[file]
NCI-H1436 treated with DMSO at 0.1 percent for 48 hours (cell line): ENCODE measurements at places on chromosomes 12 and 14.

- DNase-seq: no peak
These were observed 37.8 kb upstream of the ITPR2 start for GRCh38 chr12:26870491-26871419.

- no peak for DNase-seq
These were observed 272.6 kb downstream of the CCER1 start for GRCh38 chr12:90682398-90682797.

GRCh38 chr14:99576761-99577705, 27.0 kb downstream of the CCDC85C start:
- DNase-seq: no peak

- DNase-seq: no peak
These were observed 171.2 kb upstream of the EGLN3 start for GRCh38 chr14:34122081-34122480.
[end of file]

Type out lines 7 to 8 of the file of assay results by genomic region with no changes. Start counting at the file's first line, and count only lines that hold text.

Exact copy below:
- DNase-seq: no peak

- DNase-seq: no peak